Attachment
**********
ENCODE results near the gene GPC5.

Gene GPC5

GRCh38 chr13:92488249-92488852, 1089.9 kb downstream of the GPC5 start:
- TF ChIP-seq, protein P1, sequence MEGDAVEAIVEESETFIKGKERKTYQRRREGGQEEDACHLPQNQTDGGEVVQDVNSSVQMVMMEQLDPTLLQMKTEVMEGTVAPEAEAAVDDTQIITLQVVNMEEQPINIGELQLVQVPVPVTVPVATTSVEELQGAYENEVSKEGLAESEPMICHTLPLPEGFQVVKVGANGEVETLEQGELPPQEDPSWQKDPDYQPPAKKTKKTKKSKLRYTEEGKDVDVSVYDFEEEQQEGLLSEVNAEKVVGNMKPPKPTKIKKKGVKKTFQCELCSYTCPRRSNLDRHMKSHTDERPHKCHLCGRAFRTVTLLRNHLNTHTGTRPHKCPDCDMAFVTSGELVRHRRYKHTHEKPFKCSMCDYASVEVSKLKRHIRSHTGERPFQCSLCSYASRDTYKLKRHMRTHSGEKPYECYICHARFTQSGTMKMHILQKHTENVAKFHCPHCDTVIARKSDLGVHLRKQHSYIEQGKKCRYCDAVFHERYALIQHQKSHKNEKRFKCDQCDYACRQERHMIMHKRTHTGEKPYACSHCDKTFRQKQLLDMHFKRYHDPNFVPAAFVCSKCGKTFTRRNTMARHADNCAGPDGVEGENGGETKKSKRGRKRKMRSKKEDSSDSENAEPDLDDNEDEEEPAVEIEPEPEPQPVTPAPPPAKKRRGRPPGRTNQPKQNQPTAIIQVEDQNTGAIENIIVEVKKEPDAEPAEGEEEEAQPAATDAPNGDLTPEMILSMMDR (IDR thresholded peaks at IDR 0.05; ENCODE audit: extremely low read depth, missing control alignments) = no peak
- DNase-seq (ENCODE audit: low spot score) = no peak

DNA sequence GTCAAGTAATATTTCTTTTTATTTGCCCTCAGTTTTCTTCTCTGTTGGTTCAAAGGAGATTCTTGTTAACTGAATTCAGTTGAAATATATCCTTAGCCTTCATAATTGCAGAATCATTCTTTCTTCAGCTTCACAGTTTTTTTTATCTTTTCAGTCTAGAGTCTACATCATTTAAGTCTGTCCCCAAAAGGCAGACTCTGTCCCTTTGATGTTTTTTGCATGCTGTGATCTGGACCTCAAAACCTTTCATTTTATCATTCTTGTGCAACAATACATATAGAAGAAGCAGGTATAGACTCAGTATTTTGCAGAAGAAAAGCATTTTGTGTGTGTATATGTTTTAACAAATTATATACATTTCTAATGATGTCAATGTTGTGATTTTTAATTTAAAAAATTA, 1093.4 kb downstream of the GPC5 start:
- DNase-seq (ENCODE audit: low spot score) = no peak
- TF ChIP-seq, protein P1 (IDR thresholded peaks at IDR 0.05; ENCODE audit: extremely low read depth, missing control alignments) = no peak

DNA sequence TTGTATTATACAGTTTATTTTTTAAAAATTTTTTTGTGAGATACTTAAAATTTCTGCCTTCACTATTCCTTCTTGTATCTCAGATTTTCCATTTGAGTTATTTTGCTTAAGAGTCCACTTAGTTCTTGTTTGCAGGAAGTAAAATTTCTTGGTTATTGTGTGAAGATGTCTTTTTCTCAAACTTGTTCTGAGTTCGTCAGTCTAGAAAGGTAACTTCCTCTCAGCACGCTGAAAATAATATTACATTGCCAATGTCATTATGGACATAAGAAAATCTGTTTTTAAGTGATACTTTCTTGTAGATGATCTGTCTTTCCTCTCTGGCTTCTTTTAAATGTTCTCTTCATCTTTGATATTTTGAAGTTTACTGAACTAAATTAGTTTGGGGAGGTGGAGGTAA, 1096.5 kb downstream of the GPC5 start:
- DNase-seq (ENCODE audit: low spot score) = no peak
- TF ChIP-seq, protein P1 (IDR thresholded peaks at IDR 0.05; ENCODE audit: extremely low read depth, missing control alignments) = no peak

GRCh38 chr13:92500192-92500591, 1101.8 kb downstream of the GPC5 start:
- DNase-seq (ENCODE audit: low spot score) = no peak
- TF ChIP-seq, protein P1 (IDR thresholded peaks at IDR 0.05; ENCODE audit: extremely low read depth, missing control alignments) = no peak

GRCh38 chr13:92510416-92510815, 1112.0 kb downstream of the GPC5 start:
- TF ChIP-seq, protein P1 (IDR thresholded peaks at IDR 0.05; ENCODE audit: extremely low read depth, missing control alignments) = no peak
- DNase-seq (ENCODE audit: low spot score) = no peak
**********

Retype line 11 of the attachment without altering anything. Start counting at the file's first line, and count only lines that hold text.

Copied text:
- TF ChIP-seq, protein P1 (IDR thresholded peaks at IDR 0.05; ENCODE audit: extremely low read depth, missing control alignments) = no peak